1. Vide my order dated Oct. 25, 1979 I had allowed the appeal of the claimant and awarded compensation for Rs. 1,250/- for the injuries caused to him arising out of the accident. The claim regarding damages due to the death of the two bullocks and damage to the cart was, however, declined on the ground that the claim petition. regarding he same was not maintainable before the Tribunal under Section 110 of the Act as in force at the time of the accident. In fact, the learned counsel for the appellant had also conceded the proposition of lam in this regard. The said judgment was dictated in Court. However, a little time later Shri H. S. Sangha, learned counsel for the appellant met me in the chamber and brought to my notice judgment of Bhopinder Singh Dhillon, J. reported as Union of India v. Bakhtawar Singh, 1978-80 Pun LR 558 according to which, the Tribunal was within its jurisdiction to allow compensation as regards the damage to the property even in those cases where the accident had taken place before the amendment of S. 110(1) of the Act. Consequently and in the interest of justice, I have reheard arguments on this point.
2. Section 110(1) of the Act is to the following effect:--
110. Claims Tribunal.--(1) A State Government may, by notification in the Official Gazette, constitute one or more Motors Accidents Claims Tribunals (hereinafter referred to as Claims Tribunals) for such area as may be specified in the notification for the purpose of adjudicating upon claims for compensation in respect of accidents involving the death of or bodily injury to, persons arising out of the use of motor vehicles or damages to any property of a third party so arising, or both:
Provided that where such claim includes a claim for compensation in respect of damage to property exceeding rupees two thousand the claimant may; at his option, refer the claim to a civil Court for adjudication and where a reference is so made, the Claims Tribunal shall have no jurisdiction to entertain any question relating to such claim.
The words 'or damages to any property of a third party so arising or both' were added by the amending Act 56 of 1969 with effect from Mar. 2, 1970 Thus, in the present case at the time of the accident which took place on. Mar. 26, 1969, the Tribunal constituted under S. l10 by the State Government, as mentioned above, was not vested with the jurisdiction to adjudicate on the claims for compensation regarding damages to property. However, at the time the Tribunal passed. the orders under appeal it had undisputedly been vested with the jurisdiction in this regard. Relying on a Division Bench judgment of this Court in Unique Motor and General Insurance Co. Ltd. v. Kartar Singh, AIR 1965 Punj 102 and some other cases the learned single Judge in Bakhtawar Singh's case (supra) held as under:--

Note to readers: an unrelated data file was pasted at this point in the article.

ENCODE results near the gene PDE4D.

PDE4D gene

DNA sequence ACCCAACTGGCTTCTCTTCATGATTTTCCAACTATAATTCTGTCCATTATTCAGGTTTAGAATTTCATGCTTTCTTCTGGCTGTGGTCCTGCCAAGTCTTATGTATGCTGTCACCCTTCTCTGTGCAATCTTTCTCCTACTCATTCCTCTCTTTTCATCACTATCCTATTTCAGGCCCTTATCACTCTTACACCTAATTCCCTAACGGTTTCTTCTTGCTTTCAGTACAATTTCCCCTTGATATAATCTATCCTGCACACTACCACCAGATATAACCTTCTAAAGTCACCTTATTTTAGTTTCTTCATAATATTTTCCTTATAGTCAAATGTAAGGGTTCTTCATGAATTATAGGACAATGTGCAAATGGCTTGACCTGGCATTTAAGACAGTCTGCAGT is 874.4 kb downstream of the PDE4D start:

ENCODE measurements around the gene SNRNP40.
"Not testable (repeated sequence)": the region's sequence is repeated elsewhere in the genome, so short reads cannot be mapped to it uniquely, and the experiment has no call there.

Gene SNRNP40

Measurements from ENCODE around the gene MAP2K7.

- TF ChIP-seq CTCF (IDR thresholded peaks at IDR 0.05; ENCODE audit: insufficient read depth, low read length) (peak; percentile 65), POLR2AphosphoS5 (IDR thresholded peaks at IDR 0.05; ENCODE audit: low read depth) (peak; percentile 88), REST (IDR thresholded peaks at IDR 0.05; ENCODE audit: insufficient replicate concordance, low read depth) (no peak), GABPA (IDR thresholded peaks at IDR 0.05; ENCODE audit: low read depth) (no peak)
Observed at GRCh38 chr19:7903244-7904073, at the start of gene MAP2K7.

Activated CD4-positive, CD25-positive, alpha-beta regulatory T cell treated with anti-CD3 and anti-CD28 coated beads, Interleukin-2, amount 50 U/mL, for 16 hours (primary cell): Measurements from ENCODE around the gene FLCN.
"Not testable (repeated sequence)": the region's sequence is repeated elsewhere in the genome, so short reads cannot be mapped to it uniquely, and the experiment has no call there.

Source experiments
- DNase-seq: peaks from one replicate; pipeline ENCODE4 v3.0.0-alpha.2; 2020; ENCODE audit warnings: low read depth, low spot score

'But fact remains that the Tribunal processed the claim regarding the damage of the property which claim was made in the application and when the said claim was tried, the Tribunal had the jurisdiction to do so. The Motor Accident Claims Tribunal has rightly placed reliance on a Division Bench decision of this Court in Unique Motor and General Insurance Co. Ltd., Bombay v. Kartar Singh V. C. K. Bus Service (P) Ltd., Coimbatore v H. B. Sethna, (AIR 1965 Mad 149), Joshi Rotansi Gopaji v. Gujarat State Road Transport Corporation, (1968 Acc CJ 338 (Guj)) and Palani Ammal v. State Service Ltd., (1966 Acc CJ 19 (Mad)). It has been held in the abovementioned judgments that the trial of the claim is at the most a procedural matter. Even thou the Tribunal had no jurisdiction when the cause of action took place still if no such claim has been preferred before the civil Court and subsequently the jurisdiction was vested in the Tribunal, it had the jurisdiction to try the claim even. though the cause of action arose when the Tribunal had no jurisdiction to try the same. A single Bench decision of his Court in Mulak Raj Bhola Shah v. Northern India Goods Transport Ltd., (AIR 1962 Punj 307) was reversed by a Division Bench of this Court in Unique Motor and General Insurance Co. Ltd. v. Kartar Singh. The contention that the period of limitation for filing the claim before the Tribunal was sixty days whereas the limitation for filing a claim before the civil Court being one year and, therefore the accident which took place before the Tribunal was vested with the jurisdiction could be tried by civil Court only was repelled as it was observed that the Tribunal had the jurisdiction even to, extend the period of limitation in given set of circumstances. It would thus be seen that there is no merit in the contention of the learned counsel for the appellant that the Tribunal had no jurisdiction to try the claim regarding the damages to property. The finding of the Tribunal on issue No. 3 is also affirmed....'
3. There is no doubt that under S. 110 of the Act the State Government by constituting the Tribunal only brought into existence the forum other than the civil Court to try and adjudicate upon the claims regarding compensation in the matter of accidents resulting in injury to the person or in death. After Mar. 2, 1970, the said Tribunals were also clothed with another additional power to grant compensation even regarding damage to property, but by this provision right to claim compensation by the injured persons or the claimants of the deceased was. not created. Such a right exists under the Lam of Torts. The only change brought about by Section 110 is that in place of civil Court, another forum of a summary jurisdiction is brought into existence to adjudicate cases of claims. This being a matter of procedure, it was rightly held in the abovementioned judgment and in Unique Motor and General Insurance Company's case (supra) that if the Tribunal had the jurisdiction to adjudicate the claims of compensation regarding damage to property at the time of the decision, it as within its jurisdiction to do so though that the time the claim petition was filed such a jurisdiction was lacking. I am in entire agreement with the ratio of the decision referred to above.